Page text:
Check out this short film from Christians on the Left about the thorny issue of tax evasion, a ‘non-religious’ subject that Jesus was specifically asked about…

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Jesus did not write a book but formed a community

Last year I spoke at a weekend away for St Mary’s Church in Islington.  When I arrived in my room at the conference centre, there was an envelope on my bed with a card welcoming me. And inside the card was a single piece of a jigsaw puzzle.

The card asked me to bring the jigsaw piece to the main room where we later met as a group. And at the back of the room was the frame of an empty jigsaw. Each of us had to find the place where our piece fitted.  Gradually, through working together, the picture below emerged, formed from the different pieces which we brought.

Both the picture that was made and the way it which was created was a beautiful and powerful illustration of the Church:



Almost all urban churches are highly diverse communities. Diversity is one of those issues that is easy to write and speak about as an ideal, but far harder to live out in reality.  Sharing life with people who do and see things differently is never easy.

Yet it is in its diversity that the beauty of any community is most evident. The Church should never be a social club of like-minded people. It is a place where the walls which divide people come down because they have found a focus for unity which transcends all other boundaries.


I see this in the Sunday services in my church where people from over 50 different countries worship together each week. I see it in my diverse mid-week home-group which meets in my house where we gather to share our lives, troubles and hopes and try to help each other to keep following Jesus.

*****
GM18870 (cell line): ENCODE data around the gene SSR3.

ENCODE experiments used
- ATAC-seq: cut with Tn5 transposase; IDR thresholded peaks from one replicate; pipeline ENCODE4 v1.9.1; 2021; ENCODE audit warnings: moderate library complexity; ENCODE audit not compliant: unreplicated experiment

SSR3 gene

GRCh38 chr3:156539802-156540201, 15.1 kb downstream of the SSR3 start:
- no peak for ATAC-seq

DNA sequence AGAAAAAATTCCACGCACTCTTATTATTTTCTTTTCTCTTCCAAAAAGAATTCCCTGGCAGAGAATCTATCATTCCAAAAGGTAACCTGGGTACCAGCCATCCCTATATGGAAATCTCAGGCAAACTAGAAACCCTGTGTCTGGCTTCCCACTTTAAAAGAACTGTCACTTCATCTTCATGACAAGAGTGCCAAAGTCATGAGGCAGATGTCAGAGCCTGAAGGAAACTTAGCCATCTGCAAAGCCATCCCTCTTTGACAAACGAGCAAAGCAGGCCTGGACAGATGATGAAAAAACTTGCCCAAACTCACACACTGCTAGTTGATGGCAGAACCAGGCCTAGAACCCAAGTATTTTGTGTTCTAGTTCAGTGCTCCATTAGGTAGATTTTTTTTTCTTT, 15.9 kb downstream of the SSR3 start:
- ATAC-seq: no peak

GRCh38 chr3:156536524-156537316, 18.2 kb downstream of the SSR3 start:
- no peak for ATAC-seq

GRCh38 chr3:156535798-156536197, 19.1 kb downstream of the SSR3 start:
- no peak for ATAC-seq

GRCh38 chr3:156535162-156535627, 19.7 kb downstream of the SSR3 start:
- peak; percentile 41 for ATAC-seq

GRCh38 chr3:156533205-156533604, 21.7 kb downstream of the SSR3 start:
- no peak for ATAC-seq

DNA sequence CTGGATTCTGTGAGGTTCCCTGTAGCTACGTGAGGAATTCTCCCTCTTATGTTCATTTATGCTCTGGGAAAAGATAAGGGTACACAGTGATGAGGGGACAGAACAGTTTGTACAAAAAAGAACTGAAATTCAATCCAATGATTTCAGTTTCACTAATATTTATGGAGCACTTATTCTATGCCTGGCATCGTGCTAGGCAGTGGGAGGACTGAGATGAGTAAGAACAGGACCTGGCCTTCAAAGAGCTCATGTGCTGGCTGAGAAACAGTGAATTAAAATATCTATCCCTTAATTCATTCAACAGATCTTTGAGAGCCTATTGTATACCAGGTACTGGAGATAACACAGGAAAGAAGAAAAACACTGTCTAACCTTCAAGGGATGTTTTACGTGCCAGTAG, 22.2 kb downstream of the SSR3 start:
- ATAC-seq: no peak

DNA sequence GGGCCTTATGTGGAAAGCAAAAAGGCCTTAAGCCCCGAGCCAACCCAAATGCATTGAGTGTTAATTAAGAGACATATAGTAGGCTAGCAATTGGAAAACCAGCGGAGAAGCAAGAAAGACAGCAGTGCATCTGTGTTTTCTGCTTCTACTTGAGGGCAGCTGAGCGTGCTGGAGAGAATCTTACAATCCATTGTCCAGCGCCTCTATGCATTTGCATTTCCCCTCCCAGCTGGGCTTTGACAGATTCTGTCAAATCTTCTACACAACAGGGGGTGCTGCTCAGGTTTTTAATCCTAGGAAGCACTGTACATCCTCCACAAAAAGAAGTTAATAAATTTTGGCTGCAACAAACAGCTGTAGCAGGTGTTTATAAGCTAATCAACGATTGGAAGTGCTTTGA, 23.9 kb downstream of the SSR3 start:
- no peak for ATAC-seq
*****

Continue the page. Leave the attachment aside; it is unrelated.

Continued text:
I see this in the Winter Night Shelter run by 13 different churches (and a synagogue) coordinated by the West London Mission. Instead of arguing over theological differences, these churches work together with generosity and kindness to help homeless people come off the streets.

I see this in the Lee Abbey youth camp that I am part of every summer where 150 people come together to form a community and to help young people find hope and identity in Jesus. The simple beauty of the place and the warmth of community makes it my favourite week of the year.

As Lesslie Newbigin wrote “Jesus did not write a book but formed a community.”


Of course the church gets things wrong. Only this week we have seen the terrible examples of abuse being exposed within Christian youth camps.  Trust and faith can make church cultures vulnerable to those who want to abuse others.

We should never flinch from complete honesty about the failings of the Church. As the Bible makes clear, weakness and treachery were part of the church from the very start.

The root